Four short words. Four extraordinary words. Spoken together, these four words when referring to God’s will, are likely the most potent, upending, life altering, radical, and transforming utterances that can enter our consciousness and cross our lips, especially when said with intent and commitment.
During Jesus’ well known Sermon on the Mount, Jesus simply said, “Pray then in this way.” What followed were the words we now refer to as the Lord’s Prayer. This coming week I begin a two part series on this prayer, a prayer many know well that is often committed to memory. That said, the Lord’s Prayer is a prayer, at least in my own faith journey, whose power and profound life altering meaning I have not always embraced or acted upon.
Take, for example, the phrase “Your will be done.” On any given day I know I don’t always consult God before making decisions or acting upon information. I sometimes try and run my own life as if my life is ultimately self-directed and for my benefit. Frank Sinatra’s song, “My Way,” contains lyrics that are not foreign to my life experience.
While I am a fan of Frank Sinatra’s music, the lyrics in this song wonderfully express how so many of us go awry in life. In “My Way” Frank sings, “I’ve lived a life that’s full. I’ve traveled each and every highway. But more, much more that this, I did it my way.”
I understand the nostalgic wonder of this tune. I embrace and encourage individual competency, being able to function independently, and doing things well, but if taken to heart, these lyrics express what has often been amiss in my life and walk with Jesus. “My way” at its core does not reflect what it means to be a follower of Jesus.
That said, I believe that when we pray the words to God, “Your will be done,” we open up new horizons in life, new meaning, and a far deeper sense of purpose, along with higher degrees of faithfulness. If and when we pray to God “Your will be done,” if we mean it, if we are patient, if we create space, if we let go of presumptions and preconceptions, God’s will often becomes clear. I also continue to discover, not infrequently, that God’s will counters what we might have done or said in response to something without consulting God.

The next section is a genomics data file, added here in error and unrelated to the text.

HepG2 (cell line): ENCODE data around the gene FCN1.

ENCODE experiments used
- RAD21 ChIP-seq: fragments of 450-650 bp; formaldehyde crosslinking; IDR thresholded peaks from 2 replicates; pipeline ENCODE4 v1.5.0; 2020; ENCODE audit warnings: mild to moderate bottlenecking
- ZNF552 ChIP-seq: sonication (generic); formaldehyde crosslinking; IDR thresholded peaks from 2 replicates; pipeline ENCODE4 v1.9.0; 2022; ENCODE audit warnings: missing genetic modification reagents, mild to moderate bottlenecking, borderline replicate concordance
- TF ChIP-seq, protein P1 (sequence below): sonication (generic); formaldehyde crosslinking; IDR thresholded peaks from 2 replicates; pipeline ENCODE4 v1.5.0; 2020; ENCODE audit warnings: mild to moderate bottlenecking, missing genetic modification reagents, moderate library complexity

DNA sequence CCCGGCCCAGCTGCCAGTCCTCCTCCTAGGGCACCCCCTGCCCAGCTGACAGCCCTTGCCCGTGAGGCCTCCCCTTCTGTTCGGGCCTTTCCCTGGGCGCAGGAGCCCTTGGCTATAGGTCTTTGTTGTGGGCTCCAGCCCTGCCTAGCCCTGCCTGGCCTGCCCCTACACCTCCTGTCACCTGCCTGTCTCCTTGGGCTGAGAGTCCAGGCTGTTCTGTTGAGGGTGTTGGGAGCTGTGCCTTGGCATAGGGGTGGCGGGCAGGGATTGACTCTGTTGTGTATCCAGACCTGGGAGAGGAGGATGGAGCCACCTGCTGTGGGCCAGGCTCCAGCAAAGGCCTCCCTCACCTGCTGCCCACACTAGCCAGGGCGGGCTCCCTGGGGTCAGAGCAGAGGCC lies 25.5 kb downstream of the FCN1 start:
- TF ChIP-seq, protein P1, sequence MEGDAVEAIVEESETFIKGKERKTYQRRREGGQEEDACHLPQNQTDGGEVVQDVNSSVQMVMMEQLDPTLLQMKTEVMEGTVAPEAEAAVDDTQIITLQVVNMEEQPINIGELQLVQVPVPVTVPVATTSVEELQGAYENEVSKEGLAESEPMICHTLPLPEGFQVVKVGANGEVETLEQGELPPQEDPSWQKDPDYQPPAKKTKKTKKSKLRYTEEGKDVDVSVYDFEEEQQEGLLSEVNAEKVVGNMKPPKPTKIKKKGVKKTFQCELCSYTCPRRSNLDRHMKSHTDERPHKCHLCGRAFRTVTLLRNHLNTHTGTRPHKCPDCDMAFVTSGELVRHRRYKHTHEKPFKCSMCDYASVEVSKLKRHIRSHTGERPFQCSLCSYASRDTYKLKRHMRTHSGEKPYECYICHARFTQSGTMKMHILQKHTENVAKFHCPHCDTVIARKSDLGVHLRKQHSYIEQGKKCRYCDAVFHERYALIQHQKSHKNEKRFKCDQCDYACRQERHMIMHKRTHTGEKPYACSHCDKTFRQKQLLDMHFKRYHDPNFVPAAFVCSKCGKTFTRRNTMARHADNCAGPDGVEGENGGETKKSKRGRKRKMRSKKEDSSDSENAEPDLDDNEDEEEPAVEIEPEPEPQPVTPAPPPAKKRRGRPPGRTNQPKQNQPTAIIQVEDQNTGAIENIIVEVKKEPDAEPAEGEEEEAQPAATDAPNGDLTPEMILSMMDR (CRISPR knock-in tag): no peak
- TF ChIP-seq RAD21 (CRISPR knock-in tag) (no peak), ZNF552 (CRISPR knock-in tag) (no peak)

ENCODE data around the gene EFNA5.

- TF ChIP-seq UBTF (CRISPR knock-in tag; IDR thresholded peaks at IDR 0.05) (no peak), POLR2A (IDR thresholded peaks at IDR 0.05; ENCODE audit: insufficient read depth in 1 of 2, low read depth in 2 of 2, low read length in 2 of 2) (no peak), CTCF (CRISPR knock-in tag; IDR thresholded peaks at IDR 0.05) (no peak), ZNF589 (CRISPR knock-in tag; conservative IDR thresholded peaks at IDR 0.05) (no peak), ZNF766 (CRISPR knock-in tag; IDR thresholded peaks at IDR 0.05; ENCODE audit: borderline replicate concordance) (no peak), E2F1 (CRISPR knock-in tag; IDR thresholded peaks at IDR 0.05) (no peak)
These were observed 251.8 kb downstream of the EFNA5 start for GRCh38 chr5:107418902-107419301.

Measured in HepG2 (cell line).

I am working on incorporating a new phrase in my life. That phrase, “God, what will serve me the most, so that I can serve you the best.” In other words, “God, what is it I need to do, listen to, receive, reject, decline, embrace, be receptive to, or take on that will help me align my will with your will so that I may serve you more fully. What will serve me in order to serve you. What is your will for me so that I may act upon your will with regard to whatever it is that is before me right now.”
Again, the words “God, your will be done” are not only profound but life altering. None of what I am writing about is easy or can be done with either consistency or perfection. This is what is means to be human beings, human beings that desperately need God.
None of what I am writing about is meant to be a criticism of any of us. Rather, I believe, God invites us to work day in and day out on turning to God’s will, because in the end, the more we do so, the more we will not only discover the life God has in mind for each of us, but also the limitless, boundless and overwhelming love of God.
So my prayer is that we can journey together seeking God’s will not only in our individual lives, but in the life of Snowmass Chapel. Such a journey is such an extraordinary blessing.